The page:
When it comes to buying the right sunscreen, there are so many choices you may not know which is best. Sunscreen, or sunblock, protects skin against the sun's ultraviolet A (UVA) and ultraviolet B (UVB) rays, which cause sunburn.
When choosing sunscreen for children, look for the following:
- Sun protection factor (SPF) of 30 or higher
- Contains zinc oxide or titanium dioxide (better for sensitive skin)
- Broad spectrum coverage (meaning the sunscreen protects against both UVA and UVB rays)
Keep in mind that you don't necessarily need to buy sunscreen that says it is made for infants or children specifically. As long as the sunscreen provides all the ingredients above, it is okay and safe for your child says Nnenna Agim, M.D., Division Director of Dermatology at Children's Health℠.
Any ingredients to avoid? Dr. Agim recommends avoiding sunscreens containing avobenzone, which has been found to be bad for the environment. Furthermore, it is now banned in some locations.
Tips for using sunscreen the right way
Even once you have the right sunscreen on hand, it won't provide the protection you need unless you apply it correctly.
Follow these tips to make sure your child is protected:
Sunscreen isn't just for the beach or warm weather. You should apply it anytime your child is going to be outdoors. Even it's not sunny, 80 percent of ultraviolet rays still get through the haze. In addition, snow reflects 80 percent of the sun's power.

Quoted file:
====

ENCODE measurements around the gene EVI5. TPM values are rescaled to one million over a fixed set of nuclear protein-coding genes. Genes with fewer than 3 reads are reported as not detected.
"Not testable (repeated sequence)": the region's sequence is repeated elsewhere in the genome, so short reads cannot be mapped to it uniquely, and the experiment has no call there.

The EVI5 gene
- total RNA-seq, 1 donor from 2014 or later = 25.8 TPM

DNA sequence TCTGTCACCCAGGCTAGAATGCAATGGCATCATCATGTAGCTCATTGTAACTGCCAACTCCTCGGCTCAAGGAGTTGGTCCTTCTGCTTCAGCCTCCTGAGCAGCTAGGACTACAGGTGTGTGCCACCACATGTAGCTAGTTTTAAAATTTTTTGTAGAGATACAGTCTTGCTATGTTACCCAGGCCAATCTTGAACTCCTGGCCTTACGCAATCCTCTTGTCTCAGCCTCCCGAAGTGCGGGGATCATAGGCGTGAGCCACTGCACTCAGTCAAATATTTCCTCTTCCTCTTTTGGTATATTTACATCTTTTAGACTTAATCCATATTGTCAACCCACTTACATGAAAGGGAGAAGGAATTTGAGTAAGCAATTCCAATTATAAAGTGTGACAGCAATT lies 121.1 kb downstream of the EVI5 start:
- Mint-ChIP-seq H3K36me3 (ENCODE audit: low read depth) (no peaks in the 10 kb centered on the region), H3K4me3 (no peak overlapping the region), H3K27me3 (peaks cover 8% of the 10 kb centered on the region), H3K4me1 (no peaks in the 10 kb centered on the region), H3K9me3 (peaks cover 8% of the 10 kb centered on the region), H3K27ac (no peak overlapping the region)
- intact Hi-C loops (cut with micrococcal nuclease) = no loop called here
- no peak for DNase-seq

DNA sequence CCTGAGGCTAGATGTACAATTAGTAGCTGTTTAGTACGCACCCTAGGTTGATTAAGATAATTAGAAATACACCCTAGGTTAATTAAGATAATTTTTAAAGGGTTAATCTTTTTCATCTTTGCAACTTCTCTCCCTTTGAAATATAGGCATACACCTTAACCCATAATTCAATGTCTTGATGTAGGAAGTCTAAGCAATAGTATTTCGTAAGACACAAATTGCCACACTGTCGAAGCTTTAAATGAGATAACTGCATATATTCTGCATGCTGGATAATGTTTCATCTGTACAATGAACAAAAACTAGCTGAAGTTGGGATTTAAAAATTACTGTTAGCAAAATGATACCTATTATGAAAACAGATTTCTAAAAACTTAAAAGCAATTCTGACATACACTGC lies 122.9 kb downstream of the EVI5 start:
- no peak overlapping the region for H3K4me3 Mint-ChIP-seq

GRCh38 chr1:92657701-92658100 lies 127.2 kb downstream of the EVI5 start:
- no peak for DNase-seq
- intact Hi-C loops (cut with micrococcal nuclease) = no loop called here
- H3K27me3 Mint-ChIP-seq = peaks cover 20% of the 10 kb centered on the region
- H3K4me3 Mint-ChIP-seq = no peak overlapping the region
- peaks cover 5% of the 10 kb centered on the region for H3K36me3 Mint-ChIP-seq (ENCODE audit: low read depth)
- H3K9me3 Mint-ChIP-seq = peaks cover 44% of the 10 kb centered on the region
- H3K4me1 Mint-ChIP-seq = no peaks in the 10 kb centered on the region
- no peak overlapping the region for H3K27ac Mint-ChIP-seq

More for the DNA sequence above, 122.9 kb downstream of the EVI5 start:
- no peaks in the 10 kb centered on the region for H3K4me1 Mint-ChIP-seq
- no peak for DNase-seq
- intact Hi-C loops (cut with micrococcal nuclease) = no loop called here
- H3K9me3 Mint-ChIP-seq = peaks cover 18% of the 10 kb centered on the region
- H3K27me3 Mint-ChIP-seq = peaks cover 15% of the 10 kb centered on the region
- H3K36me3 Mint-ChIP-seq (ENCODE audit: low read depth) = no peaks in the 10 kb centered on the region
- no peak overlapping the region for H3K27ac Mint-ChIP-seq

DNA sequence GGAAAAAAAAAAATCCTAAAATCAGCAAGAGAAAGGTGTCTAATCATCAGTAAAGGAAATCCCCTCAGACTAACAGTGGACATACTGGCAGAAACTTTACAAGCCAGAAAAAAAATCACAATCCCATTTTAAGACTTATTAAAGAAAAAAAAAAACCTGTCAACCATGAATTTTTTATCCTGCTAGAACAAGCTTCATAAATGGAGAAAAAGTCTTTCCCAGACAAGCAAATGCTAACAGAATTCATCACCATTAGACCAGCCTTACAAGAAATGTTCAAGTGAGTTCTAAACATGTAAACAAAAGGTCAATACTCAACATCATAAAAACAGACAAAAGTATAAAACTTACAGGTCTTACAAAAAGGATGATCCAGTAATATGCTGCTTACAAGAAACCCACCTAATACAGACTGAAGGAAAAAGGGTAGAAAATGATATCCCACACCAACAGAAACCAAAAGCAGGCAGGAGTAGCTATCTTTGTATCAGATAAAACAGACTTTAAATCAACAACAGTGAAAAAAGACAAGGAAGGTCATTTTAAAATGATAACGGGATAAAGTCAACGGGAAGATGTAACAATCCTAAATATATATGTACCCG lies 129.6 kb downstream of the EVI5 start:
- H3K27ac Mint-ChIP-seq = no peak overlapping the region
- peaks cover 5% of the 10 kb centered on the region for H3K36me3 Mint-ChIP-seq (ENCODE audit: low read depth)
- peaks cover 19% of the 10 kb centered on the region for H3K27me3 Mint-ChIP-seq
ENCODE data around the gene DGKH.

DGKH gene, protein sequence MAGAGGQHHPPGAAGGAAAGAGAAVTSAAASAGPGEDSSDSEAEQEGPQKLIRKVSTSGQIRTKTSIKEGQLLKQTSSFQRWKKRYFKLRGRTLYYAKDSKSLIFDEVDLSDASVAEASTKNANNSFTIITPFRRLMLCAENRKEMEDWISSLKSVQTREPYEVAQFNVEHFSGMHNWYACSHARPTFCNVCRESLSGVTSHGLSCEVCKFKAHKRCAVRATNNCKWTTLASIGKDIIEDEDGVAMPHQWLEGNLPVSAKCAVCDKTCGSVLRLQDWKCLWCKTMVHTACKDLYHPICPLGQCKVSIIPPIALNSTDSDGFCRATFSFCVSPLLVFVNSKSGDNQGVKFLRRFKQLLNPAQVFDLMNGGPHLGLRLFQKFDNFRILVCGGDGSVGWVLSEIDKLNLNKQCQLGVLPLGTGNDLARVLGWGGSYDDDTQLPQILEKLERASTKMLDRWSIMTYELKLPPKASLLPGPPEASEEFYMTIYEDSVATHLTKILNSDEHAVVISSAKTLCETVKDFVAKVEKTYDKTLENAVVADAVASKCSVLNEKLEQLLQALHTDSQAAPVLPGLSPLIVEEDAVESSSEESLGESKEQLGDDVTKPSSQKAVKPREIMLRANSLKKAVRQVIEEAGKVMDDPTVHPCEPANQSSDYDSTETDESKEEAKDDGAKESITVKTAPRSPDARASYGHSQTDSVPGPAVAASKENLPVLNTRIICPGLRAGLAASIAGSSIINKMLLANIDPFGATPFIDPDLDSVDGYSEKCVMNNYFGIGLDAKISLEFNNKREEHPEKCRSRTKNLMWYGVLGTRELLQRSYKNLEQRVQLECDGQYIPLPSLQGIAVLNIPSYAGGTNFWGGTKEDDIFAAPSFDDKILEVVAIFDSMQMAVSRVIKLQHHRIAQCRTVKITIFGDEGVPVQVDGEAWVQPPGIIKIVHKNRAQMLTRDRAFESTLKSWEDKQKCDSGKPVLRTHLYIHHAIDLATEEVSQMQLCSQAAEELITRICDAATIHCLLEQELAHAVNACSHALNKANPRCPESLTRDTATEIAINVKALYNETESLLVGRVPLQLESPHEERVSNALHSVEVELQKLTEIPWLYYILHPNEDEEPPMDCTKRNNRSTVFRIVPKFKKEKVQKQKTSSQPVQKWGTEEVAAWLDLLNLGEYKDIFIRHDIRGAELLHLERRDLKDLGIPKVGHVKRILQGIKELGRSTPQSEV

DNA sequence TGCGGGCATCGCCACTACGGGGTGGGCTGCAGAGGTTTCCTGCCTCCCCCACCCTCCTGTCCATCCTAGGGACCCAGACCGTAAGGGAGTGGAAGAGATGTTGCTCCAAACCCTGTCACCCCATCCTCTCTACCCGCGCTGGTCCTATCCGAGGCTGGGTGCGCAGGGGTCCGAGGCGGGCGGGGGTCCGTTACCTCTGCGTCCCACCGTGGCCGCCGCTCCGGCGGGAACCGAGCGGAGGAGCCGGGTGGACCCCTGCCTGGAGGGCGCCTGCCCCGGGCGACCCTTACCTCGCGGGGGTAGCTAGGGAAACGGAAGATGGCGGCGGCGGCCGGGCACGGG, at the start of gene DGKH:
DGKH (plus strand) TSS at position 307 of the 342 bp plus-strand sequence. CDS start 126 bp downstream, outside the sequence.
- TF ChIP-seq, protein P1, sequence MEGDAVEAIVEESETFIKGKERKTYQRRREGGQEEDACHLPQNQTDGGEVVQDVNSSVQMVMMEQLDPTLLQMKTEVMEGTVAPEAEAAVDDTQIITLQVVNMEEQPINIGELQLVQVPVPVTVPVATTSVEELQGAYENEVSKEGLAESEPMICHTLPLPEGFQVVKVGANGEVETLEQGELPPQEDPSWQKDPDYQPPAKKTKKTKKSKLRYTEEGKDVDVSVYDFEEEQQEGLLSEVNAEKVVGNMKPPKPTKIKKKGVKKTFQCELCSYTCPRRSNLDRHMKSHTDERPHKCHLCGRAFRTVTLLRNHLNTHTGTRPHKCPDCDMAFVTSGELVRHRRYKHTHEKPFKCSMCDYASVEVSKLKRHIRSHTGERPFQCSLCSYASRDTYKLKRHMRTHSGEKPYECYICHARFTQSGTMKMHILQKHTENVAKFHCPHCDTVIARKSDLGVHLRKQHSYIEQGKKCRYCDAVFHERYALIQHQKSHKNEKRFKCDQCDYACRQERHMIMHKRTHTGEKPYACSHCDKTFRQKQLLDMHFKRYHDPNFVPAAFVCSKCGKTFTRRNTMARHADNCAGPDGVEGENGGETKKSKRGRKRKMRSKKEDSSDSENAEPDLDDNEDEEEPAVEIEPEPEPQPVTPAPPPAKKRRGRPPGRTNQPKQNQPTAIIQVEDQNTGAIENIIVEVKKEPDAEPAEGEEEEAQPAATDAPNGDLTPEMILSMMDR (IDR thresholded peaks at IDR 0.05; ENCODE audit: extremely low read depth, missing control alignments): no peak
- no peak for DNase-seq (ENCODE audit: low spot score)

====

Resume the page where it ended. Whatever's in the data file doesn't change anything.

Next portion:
Skip the baby.
"Anyone 6 months or older needs to wear sunscreen," says Dr. Agim. "If your child is under 6 months, we recommend limited exposure to the sun. Keep your baby in the shade, with a hat and clothing to cover their sun sensitive new skin."
Avoid the spray.
Spray on sunscreen can be great for saving time, but it puts your child at risk of breathing in harmful chemicals when you spray. Opt for lotion-style sunscreen, which also contains moisturizers for the skin. The thicker and greasier the lotion, the more water resistant it tends to be as well.
A big mistake is that some parents just don't put enough sunscreen on their children. In general, it takes about one ounce (two tablespoons) of sunscreen to cover the exposed parts of your body. Less for smaller children. Make sure important parts of your child's body are covered, such as the nose, ears, neck, hands and feet. Lips also are at risk for sunburn, so select a lip balm with an SPF 30 or higher.
Apply sunscreen 30 minutes before your child will be exposed to the sun and plan to repeat the process every one to two hours, or sooner if your child has been in the water.
Communicate with other caregivers.
If your child will be in the care of someone else – whether a relative, friend or child care provider – make sure you've communicated with them about sunscreen. Establish who will apply sunscreen and how often, to make sure your child's skin is always protected.
Is it ever dangerous to wear sunscreen?
The short answer is no. Some media reports have circulated that sunscreen causes skin cancer. However, the FDA and the American Academy of Dermatology consider sunscreen products safe and effective in helping prevent skin cancer — which is increasing. One in five Americans will be diagnosed with skin cancer in their lifetime, according to the American Academy of Dermatology.
Some experts believe the association between sunscreen and cancer likely comes from people using sunscreen incorrectly. When it's not used properly, it becomes ineffective.
Dr. Agim cautions parents not to rely on oral supplements promising sun protection. "These pills can give a false sense of security and should never replace sunscreen," she says.
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